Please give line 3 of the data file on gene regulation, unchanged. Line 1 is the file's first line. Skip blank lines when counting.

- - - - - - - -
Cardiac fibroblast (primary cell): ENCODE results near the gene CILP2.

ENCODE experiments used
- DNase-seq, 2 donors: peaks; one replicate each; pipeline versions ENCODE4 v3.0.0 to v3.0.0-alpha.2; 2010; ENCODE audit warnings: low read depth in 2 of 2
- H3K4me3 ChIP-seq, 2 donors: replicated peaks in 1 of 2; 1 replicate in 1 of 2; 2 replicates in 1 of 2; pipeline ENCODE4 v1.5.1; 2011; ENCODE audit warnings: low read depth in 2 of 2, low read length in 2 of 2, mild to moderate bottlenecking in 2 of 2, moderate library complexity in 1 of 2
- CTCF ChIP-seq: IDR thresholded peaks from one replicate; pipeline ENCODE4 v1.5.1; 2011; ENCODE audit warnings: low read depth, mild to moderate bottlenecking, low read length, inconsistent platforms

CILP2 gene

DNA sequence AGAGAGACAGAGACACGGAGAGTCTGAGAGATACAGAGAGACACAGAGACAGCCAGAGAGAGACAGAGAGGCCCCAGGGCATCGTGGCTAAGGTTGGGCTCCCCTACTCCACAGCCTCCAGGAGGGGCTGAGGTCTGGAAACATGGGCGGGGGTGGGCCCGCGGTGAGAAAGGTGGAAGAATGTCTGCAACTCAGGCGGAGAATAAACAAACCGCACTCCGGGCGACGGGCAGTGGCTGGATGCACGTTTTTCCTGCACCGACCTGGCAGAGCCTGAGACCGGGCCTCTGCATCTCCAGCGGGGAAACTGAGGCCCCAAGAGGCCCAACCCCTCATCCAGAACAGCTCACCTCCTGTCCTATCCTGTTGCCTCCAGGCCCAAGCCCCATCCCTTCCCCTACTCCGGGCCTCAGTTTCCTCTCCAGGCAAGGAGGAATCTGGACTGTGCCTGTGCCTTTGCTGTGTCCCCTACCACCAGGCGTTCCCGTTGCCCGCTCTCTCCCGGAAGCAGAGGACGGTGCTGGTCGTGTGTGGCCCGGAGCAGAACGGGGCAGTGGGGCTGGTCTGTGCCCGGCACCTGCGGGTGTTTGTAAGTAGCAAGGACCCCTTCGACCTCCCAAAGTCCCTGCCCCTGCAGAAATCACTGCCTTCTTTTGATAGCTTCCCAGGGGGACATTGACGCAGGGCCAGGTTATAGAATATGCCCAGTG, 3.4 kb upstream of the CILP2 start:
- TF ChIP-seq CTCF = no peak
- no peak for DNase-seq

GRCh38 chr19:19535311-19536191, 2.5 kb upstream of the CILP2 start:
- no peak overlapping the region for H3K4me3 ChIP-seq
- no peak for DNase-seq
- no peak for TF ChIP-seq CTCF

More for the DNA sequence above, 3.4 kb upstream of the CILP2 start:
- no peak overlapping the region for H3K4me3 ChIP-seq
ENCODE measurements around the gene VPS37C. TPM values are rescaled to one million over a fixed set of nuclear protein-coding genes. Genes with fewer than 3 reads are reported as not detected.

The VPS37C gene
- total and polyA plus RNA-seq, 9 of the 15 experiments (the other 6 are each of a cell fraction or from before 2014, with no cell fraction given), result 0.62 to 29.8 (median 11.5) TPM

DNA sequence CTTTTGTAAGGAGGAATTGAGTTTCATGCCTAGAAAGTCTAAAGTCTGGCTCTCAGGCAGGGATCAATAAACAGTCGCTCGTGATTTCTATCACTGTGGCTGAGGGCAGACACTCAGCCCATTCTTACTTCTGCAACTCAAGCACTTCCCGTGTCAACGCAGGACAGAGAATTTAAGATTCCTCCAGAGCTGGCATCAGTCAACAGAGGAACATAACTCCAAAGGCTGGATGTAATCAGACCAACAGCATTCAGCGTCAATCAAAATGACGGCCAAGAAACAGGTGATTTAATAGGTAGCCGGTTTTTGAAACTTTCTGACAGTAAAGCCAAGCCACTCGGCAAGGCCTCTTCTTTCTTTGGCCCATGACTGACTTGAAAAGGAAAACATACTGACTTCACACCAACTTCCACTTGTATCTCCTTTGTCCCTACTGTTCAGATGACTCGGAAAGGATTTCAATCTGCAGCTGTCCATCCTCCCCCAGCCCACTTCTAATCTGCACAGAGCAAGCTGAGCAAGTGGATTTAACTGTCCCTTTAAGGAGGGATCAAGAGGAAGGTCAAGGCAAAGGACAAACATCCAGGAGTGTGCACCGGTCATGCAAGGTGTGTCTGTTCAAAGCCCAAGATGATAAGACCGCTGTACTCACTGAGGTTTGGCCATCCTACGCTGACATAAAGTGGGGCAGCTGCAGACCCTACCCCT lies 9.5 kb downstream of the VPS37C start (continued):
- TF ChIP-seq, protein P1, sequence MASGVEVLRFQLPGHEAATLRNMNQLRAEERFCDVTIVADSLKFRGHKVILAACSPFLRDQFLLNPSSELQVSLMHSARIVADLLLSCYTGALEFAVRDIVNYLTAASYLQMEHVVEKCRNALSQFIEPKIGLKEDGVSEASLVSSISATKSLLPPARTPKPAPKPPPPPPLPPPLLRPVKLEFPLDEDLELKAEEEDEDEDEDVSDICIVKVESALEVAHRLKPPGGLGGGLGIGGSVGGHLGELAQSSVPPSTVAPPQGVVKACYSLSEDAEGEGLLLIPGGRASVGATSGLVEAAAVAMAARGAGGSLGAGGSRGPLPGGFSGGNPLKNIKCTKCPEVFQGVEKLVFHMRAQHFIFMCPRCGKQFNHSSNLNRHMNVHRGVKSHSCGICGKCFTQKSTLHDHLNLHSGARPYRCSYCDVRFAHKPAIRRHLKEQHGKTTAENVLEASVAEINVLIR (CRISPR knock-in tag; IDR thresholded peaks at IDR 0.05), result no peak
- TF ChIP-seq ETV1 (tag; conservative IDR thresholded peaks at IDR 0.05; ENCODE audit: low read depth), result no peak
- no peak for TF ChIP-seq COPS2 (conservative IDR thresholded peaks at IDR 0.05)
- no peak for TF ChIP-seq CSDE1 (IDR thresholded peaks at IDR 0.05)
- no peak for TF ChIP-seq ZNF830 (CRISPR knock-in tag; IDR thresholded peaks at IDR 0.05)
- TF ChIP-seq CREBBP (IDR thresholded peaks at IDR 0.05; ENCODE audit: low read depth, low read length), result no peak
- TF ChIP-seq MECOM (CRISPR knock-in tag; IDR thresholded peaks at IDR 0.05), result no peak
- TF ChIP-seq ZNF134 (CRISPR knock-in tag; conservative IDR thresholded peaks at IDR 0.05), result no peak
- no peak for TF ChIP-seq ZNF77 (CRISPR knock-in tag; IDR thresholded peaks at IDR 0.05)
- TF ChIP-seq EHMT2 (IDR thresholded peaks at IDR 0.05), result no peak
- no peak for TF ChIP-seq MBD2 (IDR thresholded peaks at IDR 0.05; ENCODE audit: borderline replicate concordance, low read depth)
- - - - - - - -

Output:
- DNase-seq, 2 donors: peaks; one replicate each; pipeline versions ENCODE4 v3.0.0 to v3.0.0-alpha.2; 2010; ENCODE audit warnings: low read depth in 2 of 2